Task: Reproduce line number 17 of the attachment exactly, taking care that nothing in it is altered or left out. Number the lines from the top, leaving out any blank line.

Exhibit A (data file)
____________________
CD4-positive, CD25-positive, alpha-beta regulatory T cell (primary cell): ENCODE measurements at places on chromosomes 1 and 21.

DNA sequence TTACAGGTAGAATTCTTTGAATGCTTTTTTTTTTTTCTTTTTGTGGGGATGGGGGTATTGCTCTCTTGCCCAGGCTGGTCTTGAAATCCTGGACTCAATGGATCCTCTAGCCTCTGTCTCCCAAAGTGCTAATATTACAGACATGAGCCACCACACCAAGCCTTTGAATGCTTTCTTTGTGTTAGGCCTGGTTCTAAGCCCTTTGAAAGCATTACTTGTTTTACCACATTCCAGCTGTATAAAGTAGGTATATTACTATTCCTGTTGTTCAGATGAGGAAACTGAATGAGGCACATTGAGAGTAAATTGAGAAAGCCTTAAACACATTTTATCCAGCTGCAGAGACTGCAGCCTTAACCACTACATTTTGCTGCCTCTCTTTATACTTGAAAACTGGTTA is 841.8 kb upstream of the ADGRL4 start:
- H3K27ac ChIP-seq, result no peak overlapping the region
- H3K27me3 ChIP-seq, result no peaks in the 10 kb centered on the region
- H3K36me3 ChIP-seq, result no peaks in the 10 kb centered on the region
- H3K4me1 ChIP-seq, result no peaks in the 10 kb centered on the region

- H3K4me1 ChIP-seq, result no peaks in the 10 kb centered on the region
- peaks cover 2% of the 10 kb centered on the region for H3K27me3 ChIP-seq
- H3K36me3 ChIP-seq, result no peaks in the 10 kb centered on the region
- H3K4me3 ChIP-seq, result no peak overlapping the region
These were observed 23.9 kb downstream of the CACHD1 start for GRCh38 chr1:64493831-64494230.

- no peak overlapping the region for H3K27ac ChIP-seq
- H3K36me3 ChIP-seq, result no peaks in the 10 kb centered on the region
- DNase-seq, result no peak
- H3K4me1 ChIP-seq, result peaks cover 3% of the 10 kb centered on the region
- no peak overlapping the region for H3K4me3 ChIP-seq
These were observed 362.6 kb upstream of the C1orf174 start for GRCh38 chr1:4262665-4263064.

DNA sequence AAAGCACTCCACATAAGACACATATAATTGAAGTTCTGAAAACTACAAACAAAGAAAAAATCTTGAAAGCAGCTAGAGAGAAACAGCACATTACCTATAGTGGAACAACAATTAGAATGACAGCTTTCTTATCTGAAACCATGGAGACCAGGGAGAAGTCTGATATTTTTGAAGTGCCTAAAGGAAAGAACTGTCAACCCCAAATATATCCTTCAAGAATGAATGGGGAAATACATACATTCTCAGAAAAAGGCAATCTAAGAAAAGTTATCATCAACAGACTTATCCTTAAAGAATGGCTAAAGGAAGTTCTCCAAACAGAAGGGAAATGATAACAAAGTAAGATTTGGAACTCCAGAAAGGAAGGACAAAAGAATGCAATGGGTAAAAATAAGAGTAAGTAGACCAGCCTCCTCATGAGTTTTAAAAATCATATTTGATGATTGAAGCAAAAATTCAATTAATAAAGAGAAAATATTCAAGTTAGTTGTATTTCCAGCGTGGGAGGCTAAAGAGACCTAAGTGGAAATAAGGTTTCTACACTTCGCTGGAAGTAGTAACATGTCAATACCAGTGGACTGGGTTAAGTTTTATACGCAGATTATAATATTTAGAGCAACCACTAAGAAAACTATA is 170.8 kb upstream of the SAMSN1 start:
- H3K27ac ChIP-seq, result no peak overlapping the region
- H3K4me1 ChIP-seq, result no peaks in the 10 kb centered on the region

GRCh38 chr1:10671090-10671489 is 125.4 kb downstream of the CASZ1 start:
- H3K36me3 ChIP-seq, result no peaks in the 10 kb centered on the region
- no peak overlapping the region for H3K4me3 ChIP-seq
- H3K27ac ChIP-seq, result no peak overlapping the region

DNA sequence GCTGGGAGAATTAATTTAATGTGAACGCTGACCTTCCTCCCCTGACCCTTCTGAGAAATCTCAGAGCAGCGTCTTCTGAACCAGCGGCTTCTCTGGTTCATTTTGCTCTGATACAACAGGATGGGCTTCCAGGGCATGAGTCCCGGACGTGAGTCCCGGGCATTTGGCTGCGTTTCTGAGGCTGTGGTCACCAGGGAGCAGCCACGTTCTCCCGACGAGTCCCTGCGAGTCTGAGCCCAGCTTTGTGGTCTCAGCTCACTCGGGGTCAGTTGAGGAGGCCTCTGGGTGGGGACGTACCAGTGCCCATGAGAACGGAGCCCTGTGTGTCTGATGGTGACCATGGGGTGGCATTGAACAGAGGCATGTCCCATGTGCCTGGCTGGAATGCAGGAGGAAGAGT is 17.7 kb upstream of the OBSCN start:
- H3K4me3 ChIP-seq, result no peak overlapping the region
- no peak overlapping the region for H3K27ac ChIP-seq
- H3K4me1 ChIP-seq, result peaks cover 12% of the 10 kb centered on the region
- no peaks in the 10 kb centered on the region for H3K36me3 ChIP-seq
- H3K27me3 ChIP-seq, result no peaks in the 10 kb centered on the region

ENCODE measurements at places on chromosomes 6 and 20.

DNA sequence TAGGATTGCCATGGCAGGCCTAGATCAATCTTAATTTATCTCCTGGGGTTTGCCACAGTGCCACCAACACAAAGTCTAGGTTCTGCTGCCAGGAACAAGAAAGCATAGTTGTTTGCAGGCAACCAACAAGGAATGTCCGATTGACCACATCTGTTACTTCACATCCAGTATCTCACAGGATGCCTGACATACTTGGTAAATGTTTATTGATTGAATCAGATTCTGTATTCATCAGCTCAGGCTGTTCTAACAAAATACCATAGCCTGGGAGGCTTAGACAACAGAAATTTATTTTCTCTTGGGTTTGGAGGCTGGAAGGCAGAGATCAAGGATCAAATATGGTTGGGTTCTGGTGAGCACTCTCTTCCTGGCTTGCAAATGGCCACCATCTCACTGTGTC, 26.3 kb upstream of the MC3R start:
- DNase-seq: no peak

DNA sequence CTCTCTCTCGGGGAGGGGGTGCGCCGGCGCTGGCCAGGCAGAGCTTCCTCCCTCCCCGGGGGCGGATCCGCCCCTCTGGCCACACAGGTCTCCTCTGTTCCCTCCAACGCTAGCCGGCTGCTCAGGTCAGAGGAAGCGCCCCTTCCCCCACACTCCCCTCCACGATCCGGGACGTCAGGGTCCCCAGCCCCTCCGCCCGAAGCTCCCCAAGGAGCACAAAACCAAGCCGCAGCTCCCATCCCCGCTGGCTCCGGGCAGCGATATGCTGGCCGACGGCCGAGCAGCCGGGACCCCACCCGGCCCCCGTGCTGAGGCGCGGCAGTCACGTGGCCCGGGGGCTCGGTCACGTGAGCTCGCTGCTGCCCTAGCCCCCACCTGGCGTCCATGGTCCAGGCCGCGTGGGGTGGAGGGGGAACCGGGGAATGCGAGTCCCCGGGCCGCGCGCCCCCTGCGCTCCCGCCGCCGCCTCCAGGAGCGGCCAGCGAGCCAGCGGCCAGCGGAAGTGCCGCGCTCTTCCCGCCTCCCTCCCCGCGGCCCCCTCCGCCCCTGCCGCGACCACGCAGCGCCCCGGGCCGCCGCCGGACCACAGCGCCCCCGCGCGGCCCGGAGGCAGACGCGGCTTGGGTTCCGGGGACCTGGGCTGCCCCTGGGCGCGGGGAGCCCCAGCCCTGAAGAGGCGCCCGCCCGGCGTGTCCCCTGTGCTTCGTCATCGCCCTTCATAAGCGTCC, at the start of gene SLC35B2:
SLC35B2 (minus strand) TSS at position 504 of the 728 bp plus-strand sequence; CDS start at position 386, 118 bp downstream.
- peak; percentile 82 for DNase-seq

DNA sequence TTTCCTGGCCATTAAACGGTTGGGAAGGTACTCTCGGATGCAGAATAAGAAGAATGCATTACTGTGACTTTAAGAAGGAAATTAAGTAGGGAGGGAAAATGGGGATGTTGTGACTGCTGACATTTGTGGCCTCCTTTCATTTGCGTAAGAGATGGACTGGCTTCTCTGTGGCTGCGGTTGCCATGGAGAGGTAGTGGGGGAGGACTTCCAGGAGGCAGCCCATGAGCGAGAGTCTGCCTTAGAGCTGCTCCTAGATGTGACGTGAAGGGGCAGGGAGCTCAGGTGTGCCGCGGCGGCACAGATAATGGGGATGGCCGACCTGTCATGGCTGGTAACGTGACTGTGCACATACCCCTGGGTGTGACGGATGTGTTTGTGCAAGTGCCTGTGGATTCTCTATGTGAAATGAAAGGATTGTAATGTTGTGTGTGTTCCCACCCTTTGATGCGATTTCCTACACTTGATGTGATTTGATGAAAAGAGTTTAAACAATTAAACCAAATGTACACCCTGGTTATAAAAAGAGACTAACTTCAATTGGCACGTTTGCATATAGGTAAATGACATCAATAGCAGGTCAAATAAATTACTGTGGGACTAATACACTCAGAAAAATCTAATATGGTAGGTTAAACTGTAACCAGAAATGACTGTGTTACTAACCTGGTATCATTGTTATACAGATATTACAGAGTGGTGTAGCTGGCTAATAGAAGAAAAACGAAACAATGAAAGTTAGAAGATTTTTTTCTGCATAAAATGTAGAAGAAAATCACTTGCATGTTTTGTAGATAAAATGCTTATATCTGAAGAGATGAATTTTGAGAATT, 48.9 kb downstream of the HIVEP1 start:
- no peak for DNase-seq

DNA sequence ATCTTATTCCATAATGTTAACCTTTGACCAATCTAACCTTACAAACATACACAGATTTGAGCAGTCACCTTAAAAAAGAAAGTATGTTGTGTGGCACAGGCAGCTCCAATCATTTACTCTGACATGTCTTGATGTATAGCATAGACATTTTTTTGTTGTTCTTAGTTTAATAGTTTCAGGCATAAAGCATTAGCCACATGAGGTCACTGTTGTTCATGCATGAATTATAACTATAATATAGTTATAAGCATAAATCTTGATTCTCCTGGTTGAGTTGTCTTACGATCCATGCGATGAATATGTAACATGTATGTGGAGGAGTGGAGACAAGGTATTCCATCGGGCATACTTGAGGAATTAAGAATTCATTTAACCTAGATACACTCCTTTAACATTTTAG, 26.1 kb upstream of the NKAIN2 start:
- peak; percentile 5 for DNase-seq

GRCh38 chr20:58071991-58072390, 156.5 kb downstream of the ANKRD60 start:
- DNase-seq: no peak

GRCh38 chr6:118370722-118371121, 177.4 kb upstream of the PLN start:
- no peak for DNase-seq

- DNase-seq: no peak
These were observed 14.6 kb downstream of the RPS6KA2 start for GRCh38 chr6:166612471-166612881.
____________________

These were observed 362.6 kb upstream of the C1orf174 start for GRCh38 chr1:4262665-4263064.